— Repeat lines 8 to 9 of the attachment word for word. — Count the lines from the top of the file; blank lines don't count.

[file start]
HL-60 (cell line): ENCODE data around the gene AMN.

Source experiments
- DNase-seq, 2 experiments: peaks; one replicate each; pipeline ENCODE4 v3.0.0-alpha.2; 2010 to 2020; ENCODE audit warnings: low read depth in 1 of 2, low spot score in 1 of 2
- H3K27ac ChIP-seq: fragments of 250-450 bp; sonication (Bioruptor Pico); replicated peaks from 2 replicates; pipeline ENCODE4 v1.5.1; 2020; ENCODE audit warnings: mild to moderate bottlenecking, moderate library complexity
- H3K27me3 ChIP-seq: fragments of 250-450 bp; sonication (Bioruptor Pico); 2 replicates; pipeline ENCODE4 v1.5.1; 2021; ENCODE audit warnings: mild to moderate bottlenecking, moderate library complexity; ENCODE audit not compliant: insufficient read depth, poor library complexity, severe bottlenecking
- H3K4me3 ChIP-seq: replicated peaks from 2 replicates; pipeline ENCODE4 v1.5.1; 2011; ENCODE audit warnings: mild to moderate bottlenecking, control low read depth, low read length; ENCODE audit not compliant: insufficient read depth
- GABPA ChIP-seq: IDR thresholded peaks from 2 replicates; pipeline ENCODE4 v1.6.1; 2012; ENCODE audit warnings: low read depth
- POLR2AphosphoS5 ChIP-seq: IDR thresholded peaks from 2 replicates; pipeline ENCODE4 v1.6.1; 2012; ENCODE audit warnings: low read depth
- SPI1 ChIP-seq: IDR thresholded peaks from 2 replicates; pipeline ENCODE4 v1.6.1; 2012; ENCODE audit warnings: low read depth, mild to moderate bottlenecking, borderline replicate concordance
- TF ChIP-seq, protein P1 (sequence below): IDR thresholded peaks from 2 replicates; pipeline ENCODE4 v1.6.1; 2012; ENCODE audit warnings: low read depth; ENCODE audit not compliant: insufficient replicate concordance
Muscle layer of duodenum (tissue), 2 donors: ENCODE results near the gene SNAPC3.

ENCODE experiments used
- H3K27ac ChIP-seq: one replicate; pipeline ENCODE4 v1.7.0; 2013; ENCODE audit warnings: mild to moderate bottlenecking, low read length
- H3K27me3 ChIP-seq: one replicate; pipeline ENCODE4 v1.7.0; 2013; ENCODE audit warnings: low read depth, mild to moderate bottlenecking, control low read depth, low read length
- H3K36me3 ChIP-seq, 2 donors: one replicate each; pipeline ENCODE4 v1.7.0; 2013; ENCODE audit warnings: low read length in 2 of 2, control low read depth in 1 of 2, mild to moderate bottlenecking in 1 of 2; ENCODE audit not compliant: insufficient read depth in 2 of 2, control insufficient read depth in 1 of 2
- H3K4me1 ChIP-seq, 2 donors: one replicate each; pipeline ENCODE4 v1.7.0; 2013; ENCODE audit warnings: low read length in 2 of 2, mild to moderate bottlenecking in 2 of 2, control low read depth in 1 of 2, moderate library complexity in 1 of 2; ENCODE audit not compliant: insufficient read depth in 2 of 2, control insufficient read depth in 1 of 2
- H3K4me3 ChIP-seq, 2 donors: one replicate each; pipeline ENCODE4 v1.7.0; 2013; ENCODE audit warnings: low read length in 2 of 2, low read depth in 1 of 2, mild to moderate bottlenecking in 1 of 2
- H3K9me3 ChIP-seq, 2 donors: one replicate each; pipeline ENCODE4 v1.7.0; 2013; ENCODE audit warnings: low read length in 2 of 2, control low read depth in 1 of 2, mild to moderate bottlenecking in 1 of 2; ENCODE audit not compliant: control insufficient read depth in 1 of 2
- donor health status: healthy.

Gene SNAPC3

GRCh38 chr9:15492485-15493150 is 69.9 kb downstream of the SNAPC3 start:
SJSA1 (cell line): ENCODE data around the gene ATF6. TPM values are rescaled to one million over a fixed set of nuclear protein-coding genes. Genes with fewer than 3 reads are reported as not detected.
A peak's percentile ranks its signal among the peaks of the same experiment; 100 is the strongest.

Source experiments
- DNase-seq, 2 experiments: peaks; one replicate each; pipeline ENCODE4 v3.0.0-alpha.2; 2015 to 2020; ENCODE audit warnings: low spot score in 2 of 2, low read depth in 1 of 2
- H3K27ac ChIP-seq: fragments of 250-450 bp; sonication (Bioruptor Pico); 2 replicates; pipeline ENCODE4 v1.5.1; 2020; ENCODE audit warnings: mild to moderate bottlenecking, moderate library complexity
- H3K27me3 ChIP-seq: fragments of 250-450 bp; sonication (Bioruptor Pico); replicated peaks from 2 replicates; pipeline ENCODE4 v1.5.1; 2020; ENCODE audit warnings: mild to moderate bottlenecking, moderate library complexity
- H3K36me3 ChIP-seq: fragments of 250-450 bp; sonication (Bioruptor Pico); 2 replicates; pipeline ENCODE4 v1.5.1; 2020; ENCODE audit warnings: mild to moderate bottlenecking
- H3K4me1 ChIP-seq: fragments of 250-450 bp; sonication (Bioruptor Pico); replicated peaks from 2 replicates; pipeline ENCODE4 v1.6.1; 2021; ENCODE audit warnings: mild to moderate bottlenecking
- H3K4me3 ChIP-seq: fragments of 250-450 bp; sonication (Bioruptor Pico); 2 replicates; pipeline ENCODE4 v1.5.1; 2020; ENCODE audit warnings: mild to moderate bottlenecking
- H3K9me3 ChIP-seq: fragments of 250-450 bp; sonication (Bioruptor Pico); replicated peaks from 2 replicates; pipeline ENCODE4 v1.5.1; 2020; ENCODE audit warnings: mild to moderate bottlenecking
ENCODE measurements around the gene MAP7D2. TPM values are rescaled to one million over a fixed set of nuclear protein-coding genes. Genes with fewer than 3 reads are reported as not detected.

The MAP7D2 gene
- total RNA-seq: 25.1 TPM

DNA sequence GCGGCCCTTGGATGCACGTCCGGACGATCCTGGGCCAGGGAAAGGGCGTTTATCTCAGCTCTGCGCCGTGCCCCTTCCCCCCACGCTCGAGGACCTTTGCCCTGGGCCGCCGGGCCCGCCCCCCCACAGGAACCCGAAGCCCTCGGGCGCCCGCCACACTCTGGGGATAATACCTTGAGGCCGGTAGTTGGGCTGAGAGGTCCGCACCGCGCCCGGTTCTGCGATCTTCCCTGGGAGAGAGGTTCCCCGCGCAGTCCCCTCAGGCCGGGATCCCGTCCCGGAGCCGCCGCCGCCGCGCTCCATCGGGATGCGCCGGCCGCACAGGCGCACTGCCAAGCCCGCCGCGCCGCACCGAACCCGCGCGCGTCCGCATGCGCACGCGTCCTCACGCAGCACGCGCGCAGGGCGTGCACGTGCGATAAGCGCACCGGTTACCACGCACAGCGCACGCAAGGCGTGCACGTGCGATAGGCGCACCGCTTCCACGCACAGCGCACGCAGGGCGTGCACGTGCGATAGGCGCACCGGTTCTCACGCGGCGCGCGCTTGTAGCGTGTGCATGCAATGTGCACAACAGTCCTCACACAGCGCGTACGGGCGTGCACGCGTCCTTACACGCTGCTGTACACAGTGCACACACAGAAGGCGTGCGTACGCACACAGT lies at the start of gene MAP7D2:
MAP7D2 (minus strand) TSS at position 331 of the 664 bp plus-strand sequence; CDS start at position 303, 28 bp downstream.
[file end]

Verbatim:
- POLR2AphosphoS5 ChIP-seq: IDR thresholded peaks from 2 replicates; pipeline ENCODE4 v1.6.1; 2012; ENCODE audit warnings: low read depth
- SPI1 ChIP-seq: IDR thresholded peaks from 2 replicates; pipeline ENCODE4 v1.6.1; 2012; ENCODE audit warnings: low read depth, mild to moderate bottlenecking, borderline replicate concordance